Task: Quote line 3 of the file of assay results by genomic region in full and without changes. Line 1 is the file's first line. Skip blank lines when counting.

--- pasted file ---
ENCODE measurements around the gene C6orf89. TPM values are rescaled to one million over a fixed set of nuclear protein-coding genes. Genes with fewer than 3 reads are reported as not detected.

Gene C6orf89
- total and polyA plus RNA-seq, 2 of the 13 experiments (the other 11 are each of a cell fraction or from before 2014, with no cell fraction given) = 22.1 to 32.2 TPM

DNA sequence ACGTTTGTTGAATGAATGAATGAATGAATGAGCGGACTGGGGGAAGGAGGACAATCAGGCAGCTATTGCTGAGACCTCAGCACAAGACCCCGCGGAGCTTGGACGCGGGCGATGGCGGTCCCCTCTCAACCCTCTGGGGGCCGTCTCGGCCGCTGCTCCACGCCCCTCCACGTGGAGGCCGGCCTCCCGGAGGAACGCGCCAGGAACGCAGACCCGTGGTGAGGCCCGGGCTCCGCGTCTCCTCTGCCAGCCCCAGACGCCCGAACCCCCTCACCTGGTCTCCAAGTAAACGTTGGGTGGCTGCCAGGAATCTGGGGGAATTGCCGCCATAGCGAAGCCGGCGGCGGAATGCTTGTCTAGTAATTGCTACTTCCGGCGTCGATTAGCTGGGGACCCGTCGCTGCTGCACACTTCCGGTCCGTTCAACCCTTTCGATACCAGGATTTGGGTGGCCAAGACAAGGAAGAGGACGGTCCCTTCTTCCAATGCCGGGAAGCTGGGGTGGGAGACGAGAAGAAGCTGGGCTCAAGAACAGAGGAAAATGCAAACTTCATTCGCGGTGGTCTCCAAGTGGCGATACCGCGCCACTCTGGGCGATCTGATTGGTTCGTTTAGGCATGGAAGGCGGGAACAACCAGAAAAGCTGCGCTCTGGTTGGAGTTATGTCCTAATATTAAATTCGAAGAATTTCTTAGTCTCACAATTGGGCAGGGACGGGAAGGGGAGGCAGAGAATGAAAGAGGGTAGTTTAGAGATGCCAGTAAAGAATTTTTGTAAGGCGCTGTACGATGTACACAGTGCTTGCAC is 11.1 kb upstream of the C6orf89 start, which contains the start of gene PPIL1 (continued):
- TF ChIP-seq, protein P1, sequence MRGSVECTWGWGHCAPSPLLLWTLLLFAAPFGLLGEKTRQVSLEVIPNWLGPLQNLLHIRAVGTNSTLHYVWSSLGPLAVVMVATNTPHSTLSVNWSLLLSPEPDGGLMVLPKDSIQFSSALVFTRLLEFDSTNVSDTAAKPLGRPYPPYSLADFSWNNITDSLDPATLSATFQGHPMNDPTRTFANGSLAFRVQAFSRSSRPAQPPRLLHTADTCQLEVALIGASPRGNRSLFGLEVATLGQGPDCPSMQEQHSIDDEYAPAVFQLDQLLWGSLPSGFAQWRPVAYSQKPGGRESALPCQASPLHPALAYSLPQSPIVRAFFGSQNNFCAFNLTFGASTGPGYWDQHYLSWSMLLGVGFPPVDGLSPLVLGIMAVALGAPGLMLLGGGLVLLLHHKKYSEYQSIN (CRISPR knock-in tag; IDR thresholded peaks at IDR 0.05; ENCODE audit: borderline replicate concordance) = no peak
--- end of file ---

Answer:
- total and polyA plus RNA-seq, 2 of the 13 experiments (the other 11 are each of a cell fraction or from before 2014, with no cell fraction given) = 22.1 to 32.2 TPM